Critical Thinking – Standards of Thought – Part 1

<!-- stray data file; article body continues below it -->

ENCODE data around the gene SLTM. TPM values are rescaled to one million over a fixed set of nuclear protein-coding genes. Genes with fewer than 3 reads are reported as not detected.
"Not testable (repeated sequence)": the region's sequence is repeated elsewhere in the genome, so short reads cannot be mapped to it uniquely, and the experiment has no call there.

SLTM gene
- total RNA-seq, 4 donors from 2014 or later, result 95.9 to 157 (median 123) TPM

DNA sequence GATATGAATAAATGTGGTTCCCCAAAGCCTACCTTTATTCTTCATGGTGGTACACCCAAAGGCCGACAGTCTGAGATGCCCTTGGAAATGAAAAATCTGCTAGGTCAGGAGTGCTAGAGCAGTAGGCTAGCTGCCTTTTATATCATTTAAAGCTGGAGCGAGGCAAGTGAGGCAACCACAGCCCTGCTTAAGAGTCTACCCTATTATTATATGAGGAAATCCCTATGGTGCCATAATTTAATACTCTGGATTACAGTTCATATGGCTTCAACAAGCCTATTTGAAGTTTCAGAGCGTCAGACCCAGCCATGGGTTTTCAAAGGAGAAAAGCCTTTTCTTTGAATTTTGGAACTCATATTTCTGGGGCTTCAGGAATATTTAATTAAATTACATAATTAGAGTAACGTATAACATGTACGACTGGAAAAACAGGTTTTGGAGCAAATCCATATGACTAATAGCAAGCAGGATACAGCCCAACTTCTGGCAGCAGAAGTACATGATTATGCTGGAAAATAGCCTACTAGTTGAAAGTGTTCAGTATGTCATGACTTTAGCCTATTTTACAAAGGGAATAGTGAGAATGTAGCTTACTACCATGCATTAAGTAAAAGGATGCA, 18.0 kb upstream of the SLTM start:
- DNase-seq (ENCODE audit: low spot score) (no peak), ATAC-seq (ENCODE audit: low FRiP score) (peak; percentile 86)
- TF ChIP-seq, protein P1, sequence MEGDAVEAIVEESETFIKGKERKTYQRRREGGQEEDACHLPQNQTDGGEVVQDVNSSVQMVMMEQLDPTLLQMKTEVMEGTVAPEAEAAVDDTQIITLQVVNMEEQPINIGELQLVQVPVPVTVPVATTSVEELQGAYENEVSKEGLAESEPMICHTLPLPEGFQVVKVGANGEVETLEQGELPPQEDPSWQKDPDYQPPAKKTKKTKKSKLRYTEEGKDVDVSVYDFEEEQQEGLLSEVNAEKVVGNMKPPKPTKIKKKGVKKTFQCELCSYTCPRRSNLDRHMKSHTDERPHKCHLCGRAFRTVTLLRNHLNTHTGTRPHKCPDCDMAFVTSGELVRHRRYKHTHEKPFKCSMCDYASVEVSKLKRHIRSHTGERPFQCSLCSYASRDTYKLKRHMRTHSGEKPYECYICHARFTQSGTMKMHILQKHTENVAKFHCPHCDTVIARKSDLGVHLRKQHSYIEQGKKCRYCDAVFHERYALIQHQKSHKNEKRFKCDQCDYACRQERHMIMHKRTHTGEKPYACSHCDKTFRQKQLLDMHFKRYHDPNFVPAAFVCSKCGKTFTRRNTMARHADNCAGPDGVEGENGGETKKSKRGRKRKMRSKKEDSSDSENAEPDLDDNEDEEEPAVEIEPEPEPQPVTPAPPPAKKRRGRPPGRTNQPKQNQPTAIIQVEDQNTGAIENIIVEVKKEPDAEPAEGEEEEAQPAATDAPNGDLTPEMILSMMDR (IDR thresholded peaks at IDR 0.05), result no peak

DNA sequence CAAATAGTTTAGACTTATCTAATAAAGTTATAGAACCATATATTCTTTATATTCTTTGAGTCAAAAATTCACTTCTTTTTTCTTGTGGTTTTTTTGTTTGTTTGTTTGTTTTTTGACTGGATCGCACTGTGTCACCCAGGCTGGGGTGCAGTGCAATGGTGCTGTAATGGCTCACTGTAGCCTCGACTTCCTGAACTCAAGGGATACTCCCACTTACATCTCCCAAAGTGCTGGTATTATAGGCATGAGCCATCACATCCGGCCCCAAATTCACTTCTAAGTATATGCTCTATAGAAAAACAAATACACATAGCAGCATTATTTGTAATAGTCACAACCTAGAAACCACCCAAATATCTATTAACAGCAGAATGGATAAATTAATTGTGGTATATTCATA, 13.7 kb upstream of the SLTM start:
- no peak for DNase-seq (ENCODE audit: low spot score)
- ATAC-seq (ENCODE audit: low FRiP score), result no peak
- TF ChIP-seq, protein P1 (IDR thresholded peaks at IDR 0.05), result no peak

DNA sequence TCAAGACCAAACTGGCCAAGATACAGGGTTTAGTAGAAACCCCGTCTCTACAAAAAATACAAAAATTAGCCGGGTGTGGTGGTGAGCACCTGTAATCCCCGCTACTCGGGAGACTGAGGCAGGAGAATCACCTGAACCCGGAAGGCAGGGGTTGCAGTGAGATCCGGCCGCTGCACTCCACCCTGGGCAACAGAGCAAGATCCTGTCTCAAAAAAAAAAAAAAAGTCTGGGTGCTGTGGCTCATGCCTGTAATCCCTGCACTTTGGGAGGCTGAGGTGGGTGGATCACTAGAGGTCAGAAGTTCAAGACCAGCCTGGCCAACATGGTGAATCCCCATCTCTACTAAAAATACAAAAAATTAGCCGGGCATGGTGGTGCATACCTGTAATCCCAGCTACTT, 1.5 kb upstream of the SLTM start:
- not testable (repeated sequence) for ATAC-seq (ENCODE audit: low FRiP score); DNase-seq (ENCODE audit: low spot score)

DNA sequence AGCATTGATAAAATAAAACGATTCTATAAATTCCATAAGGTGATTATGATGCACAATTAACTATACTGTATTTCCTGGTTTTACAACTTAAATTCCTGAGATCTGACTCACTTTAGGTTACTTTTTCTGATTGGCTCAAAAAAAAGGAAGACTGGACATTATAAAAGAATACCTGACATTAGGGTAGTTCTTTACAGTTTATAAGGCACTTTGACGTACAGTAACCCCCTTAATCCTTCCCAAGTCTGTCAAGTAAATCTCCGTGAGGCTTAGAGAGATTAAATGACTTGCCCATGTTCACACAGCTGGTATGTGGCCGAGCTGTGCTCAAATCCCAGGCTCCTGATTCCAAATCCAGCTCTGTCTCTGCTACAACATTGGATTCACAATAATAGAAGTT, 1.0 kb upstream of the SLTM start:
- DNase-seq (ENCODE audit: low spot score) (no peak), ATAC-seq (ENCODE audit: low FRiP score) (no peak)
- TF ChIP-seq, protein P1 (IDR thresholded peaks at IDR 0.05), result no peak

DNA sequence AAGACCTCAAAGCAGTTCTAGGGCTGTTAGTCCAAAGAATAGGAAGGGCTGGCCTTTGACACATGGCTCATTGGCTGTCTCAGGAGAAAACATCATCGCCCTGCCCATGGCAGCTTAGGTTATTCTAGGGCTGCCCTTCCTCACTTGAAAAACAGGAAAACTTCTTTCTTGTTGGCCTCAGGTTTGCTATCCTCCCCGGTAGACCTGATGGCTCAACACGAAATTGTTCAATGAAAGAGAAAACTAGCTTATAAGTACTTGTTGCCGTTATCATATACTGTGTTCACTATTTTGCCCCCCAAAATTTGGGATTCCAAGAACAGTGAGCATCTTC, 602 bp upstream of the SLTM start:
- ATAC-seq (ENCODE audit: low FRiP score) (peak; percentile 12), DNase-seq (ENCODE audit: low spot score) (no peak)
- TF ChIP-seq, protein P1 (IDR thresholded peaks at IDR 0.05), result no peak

in this session we're going to turn our attention as a point of focus we're not going to forget the parts of thinking and we'll still be using them in the questioning process we put special emphasis on standards for thinking intellectual standards for thinking now the point was made that critical thinking depends on learning what is Universal in thinking the power of the elements of thought has a means of questioning and thinking about thinking is precisely that these parts are universal if you could only use them once in a while it wouldn't be nearly as powerful well Joe says there are Universal parts of thinking but you can learn and bring into your thinking as you think about your thinking and improve your thinking because you know these parts so there are universal standards for thinking there are universal attributes of thinking which are desirable and universal attributes of thinking that are undesirable undesirable not because I said so but because they defeat the very purpose of thinking itself they are something intrinsic if you will to the logic of thinking and what thinking is trying to do is thinking for example thinking is trying to communicate thinking is trying to learn thinking is trying to explain and if it is unclear it doesn't communicate it doesn't explain it doesn't learn so if I say I've unclearly learned mathematics that's another way of saying I haven't learned it or if you can clearly explained it to the students then the explanation hasn't succeeded when the mind is unclear when it is confused when it is fuzzy when it is vague when it is modeled then it is not clear and no one would say with pride my thinking is fuzzy they muddled confused and unclear so these are attributes of thinking that needs help there are failure of thinking to achieve something that thinking is about clarity if our students learn simply to think clearly tremendous benefit would come to them they would say what they mean and mean what they say their directions would mislead no one their commitments would be real much good would come from clear thinking politicians could not get elected saying what they're saying today because we would recognize that most of what they're saying is not clear is not saying anything is just words not carefully connected with meaning so clarity of thought is an important attribute of thought it's universally desirable now there is a second standard of thinking that we're concerned with and that standard is precision very closely connected to clarity clarity says that what we've said is understandable precision brings detail and specificity to that clarity so if I say would you like to get something to eat and you say yes you're yes makes clear you would like to get something to eat but still you haven't specified yet what you want so you can say something that is clear yes I would like to get something to eat but there may be a further specification we need that will make your yes more precise so precision of thought occurs when we take something which is clear and specified in add detail so by the way each of these concerns translates into questions let me step back for a moment and deal with clarity at the level of the questions that you can ask to achieve it and you want students to learn to question their thinking using these standards because the questions that call for clarity help you to achieve clarity and there are three questions at least that you can ask in the act of clarification there are actually many more than three but these are three basic ones we should ask them and we should teach our students to ask them here's the first question could you elaborate further on what you have said could you express their details and perhaps other words the call for elaboration elaboration can clarify I spell it out more second question of clarification could you illustrate that could you give me an illustration that you draw a picture give me a metaphor give me an analogy give me something that it illustrates our models what you're saying and that's the second point of clarification a way to achieve greater clarity here is a third and probably of all the most powerful could you give me an example of what you mean because now the thought is connected with real life it is translated into something concrete and real that we can all observe and touch and feel and smell and life is concrete life is not abstract you don't live life abstractly you live a life very concrete you do something specific on Monday and Tuesday and Wednesday and what I ask my students for examples they very often say something abstract I find that my students are poor at giving examples and I find it interesting that many people say their concrete thinkers but I find their abstract thinkers they keep talking abstract way and to give a concrete example of something they know little about to be specific and detailed in concrete give me a for instance describe a particular person in a particular situation in a particular context they're very weak at that so I don't think students are thinkers I think they're very abstract thinkers and they need to become far more concrete than they are one of the things that which I loved about during those witches talk and when two elders talk is that were filled with examples because it's examples that give power to thinking and that clarify so three questions could you elaborate further could you give me an illustration could you give me an example its clarification now let's look at questions regarding precision it's really a simple precision is a simple thing it's adding detail and specificity so it goes beyond simple clarity to give detail and D in detail is sometimes very important and so the temperature of the patient is hot the patient is hot okay that's clear enough as a rough thing but what exactly is the temperature of the patient could you give me the details now context determines the degree of precision that is relevant for example with something like temperature we want it to tenths of a degree ninety-eight point for a hundred point one we don't need it to a hundredth of a degree we don't need it to a thousandth of a degree and we certainly don't need it to the ten thousandth of a degree however if it is a question of lead in the drinking water we want it in parts per million so we want much greater specificity for that than this and so we have to know that precision is a contextual matter and help students to discover this and help them to give the detail and specificity which is relevant to the context so clarity and precision work and in here